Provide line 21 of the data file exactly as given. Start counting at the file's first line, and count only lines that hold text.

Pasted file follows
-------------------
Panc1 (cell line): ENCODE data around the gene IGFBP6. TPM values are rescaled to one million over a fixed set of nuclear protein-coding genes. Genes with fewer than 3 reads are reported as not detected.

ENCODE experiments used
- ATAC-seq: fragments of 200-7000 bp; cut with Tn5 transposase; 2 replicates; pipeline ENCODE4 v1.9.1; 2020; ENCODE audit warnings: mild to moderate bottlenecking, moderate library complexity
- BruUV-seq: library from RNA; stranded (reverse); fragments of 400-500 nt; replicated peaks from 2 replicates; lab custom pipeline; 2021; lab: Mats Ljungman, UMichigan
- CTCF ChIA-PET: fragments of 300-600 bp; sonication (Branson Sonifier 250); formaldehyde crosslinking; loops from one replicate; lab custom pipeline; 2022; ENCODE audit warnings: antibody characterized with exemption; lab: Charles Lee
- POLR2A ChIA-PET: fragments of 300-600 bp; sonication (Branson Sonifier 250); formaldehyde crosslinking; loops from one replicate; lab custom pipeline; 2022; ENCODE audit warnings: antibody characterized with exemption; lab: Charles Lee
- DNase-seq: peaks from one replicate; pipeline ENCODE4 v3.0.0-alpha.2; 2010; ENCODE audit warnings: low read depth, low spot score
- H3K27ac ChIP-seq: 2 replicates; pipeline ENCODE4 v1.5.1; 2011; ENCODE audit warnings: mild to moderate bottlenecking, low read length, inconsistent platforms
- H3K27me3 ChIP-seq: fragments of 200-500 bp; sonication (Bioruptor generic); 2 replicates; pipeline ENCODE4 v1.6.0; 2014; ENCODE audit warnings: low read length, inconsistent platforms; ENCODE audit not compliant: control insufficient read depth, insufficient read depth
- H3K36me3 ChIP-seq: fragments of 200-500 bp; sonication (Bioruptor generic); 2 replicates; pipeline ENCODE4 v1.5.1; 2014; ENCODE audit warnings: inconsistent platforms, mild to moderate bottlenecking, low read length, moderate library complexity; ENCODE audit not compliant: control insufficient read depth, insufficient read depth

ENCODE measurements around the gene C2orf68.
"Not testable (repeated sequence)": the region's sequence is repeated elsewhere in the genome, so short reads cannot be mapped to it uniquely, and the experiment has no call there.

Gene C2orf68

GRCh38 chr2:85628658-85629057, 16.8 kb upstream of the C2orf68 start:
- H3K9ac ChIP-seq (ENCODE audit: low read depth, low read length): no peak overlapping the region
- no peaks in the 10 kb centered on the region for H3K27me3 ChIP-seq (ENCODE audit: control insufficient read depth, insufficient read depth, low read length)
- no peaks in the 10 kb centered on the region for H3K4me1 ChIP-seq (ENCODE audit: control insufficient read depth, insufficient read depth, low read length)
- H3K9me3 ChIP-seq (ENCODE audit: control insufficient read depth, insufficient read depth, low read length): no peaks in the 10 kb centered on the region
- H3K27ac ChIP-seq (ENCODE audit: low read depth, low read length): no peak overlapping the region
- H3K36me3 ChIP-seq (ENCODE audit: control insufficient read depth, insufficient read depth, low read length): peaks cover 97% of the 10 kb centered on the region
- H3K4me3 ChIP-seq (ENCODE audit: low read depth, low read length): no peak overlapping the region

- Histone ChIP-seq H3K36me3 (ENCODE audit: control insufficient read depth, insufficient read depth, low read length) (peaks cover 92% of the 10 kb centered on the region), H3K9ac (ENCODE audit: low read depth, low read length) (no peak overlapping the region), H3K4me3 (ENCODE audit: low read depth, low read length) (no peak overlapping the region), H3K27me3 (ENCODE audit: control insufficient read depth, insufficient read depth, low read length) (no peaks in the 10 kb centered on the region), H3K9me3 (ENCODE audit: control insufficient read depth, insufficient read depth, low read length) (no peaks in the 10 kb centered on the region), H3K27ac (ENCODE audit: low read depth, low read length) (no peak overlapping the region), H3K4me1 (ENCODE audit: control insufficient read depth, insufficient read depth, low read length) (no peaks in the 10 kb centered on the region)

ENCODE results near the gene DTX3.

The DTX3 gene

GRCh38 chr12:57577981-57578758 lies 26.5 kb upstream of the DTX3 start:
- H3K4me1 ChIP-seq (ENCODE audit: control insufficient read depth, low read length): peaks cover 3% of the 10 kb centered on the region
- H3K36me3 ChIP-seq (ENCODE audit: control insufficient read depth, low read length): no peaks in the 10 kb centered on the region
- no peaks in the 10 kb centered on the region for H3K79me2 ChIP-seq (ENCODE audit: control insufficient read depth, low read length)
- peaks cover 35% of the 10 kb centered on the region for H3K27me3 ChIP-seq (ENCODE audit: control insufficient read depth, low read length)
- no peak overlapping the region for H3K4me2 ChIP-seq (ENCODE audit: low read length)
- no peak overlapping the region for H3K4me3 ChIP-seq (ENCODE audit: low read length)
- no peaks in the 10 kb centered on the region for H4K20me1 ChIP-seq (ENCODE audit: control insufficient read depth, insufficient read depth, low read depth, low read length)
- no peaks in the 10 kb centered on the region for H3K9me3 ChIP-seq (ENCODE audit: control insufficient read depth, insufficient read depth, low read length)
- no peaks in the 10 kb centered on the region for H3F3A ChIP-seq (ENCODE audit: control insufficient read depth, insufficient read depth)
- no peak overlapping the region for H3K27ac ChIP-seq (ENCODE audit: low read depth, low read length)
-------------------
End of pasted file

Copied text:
- H3K4me3 ChIP-seq (ENCODE audit: low read depth, low read length): no peak overlapping the region